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Contributing Guidelines

The airshipctl project accepts contributions via Gerrit reviews. For help getting started with Gerrit, see the official OpenDev documentation. This document outlines the process to help get your contribution accepted.

Support Channels

Whether you are a user or contributor, official support channels are available here.

You can also request features or report bugs here.

Before opening a new issue or submitting a change, it's helpful to search the bug reports above - it's likely that another user has already reported the issue you're facing, or it's a known issue that we're already aware of. It is also worth asking on the IRC channels.

Story Lifecycle

The airshipctl project uses GitHub Issues to track all efforts, whether those are contributions to this repository or other community projects. The GitHub Issues are a combination of epics, issues, bugs, and milestones. We use epics to define large deliverables that need to be broken down into more manageable chunks. Milestones act as human readable goals for the sprint they are assigned to.

Coding Conventions

Airship has a set of coding conventions that are meant to cover all Airship subprojects.

However, airshipctl also has its own specific coding conventions and standards in the official airshipctl developer guide.

Submitting Changes

All changes to airshipctl should be submitted to OpenDev's Gerrit. Do not try to fork the repository on GitHub to submit changes to the code base.

All issues are tracked via GitHub Issues and are tagged with a variety of helpful labels. If you are new to the project, we suggest starting with issues tagged with "good first issue" to help get familiar with the codebase and best practices for the project.

When you find an issue you would like to work on, please comment on the issue that you would like to have it assigned to you. A project admin will then make sure that it is not currently being addressed and will assign it to you.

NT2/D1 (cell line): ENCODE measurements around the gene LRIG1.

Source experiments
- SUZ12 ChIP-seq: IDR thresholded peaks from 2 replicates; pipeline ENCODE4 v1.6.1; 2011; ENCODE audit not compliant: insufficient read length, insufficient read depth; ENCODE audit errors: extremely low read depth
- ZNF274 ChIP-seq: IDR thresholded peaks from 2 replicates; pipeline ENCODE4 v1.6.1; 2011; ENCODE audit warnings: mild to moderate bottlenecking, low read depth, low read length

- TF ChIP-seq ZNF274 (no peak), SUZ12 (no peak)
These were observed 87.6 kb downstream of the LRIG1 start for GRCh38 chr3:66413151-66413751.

As you work on an issue, please be sure to update the labels on it as you work. When you start work on an issue, use the "wip" label to indicate that you have begun on a change for the issue. When your work is completed, submit a comment to the issue with a link to your change on Gerrit and change the "wip" label to a "ready for review" label to indicate to the community that you are seeking reviews.

In your commit message, be sure to include a reference for the issue you are addressing from GitHub Issues. There are three ways of doing this:

  1. Add a statement in your commit message in the format of Relates-To: #X. This will add a link on issue "#X" to your change.
  2. Add a statement in your commit message in the format of Closes: #X. This will add a link on issue "#X" to your change and will close the issue when your change merges.
  3. Add a bracketed tag at the beginning of your commit message in the format of [#X] <begin commit message>. This will add a link on issue "#X" to your change. This method is considered a fallback in lieu of the other two methods.

Any issue references should be evaluated within 15 minutes of being uploaded.

NOTE Make sure to carefully divide the work into logical chunks to avoid creating changes that are too large. Such practices are discouraged and make code review very difficult. Break down the work into components and create a separate change for each component. Keep a design document or README to track the overall progress when making a large contribution. See OSF Guidelines for more information.

Reviewing Changes

Another great way to contribute to the project is to review changes made by others in the community. To find changes to review, you can filter by ready for review on GitHub Issues or you can search Gerrit for open changes. Links to both of these can be found below: